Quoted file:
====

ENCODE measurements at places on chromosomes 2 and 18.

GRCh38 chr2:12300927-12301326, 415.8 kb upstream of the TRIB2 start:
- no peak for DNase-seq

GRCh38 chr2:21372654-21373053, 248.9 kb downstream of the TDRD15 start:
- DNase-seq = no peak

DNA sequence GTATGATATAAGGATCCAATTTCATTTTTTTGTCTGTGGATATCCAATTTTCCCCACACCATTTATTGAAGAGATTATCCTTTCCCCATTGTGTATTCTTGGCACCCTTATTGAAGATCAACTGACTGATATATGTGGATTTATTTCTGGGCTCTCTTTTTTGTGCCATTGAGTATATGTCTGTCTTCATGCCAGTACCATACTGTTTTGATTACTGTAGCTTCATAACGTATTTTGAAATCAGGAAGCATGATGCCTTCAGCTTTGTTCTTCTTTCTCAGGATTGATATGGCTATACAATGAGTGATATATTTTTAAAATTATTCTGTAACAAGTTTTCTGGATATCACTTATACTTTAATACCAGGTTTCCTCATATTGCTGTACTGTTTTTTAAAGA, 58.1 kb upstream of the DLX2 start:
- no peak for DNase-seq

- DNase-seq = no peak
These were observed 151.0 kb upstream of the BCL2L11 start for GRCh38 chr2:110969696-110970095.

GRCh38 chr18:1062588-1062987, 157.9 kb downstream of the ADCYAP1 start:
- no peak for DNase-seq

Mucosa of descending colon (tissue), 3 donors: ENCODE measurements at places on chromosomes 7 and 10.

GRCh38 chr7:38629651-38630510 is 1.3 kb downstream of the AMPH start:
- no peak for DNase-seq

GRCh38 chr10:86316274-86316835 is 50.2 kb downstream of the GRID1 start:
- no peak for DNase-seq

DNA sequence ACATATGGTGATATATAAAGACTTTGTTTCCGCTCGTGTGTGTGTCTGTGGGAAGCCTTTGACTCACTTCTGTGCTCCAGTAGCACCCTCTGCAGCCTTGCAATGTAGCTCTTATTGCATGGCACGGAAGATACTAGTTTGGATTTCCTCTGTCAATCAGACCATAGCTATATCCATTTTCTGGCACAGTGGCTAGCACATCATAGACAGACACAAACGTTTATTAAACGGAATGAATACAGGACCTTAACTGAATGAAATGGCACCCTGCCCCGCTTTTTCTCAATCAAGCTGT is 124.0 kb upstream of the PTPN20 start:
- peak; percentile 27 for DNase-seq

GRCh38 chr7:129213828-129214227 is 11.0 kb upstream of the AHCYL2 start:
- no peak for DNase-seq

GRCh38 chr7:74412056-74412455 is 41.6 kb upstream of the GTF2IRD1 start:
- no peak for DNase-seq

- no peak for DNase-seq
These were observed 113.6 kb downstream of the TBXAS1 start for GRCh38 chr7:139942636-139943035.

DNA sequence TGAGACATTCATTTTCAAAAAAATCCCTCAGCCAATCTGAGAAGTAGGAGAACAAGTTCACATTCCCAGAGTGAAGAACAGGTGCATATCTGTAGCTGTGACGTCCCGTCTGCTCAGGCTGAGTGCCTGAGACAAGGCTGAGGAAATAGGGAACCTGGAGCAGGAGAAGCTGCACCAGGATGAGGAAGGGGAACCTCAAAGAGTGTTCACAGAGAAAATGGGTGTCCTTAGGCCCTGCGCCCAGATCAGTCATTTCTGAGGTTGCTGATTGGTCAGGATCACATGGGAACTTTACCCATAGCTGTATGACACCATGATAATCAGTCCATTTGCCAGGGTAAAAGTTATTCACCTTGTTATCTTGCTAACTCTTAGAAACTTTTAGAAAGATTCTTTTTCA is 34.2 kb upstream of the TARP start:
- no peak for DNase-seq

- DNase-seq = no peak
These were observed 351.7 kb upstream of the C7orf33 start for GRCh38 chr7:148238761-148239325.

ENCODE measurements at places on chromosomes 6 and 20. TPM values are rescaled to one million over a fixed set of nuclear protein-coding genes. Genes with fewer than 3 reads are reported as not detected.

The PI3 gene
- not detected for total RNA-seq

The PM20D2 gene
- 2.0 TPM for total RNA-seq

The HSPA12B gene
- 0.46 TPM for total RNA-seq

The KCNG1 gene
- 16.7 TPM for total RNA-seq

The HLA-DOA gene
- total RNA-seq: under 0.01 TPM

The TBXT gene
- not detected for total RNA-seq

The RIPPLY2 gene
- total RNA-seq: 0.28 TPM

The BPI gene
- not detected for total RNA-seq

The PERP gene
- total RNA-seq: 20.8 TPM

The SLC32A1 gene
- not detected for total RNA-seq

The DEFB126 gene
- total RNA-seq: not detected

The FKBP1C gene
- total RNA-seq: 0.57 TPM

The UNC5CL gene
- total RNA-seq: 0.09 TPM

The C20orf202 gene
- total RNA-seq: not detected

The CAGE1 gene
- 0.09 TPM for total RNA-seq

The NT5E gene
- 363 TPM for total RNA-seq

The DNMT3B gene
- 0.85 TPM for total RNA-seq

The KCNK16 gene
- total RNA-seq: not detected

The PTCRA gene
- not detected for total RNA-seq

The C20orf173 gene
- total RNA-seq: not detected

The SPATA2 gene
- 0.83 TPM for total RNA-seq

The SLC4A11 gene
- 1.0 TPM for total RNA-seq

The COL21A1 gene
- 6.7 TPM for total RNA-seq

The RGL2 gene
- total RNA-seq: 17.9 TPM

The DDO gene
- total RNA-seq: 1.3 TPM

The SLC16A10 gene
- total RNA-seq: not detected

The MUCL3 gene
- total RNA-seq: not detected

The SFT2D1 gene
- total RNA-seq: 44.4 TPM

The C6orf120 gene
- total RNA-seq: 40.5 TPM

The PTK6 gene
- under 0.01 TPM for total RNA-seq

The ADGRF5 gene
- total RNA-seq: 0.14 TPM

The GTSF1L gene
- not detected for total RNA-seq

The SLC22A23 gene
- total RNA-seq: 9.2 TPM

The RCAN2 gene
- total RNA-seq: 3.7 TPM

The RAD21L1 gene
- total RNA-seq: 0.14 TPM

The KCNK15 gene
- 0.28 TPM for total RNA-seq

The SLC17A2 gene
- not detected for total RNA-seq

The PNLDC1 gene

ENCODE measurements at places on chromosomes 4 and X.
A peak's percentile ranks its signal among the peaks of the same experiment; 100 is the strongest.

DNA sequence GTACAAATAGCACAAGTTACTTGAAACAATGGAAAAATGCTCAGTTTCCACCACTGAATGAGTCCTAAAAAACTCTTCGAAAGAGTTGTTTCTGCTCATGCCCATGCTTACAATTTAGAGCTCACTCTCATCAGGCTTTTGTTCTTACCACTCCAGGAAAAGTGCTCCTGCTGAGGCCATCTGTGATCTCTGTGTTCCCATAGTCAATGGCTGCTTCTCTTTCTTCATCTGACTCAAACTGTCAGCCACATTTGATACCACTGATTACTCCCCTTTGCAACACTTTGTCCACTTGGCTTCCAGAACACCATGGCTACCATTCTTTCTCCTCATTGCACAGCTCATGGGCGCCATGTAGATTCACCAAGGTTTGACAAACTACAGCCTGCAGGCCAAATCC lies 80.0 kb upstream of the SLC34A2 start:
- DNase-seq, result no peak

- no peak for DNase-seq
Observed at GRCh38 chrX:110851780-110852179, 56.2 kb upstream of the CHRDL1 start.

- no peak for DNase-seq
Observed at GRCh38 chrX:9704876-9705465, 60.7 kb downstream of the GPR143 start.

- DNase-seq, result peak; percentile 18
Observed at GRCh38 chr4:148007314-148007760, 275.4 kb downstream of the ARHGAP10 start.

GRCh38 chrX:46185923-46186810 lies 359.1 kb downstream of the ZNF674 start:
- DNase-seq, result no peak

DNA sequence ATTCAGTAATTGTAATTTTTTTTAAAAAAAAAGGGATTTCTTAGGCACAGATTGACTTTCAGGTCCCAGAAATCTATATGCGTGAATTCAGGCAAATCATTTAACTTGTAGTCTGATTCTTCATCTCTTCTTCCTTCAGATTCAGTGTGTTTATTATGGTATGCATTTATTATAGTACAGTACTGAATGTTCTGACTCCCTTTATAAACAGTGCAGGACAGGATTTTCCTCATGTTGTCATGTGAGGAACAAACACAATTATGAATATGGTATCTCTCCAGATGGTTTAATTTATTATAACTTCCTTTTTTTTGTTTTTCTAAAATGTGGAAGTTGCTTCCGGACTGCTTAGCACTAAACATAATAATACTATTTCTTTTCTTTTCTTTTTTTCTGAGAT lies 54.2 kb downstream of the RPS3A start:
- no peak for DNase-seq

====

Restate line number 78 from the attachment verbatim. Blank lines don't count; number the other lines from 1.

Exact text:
The DDO gene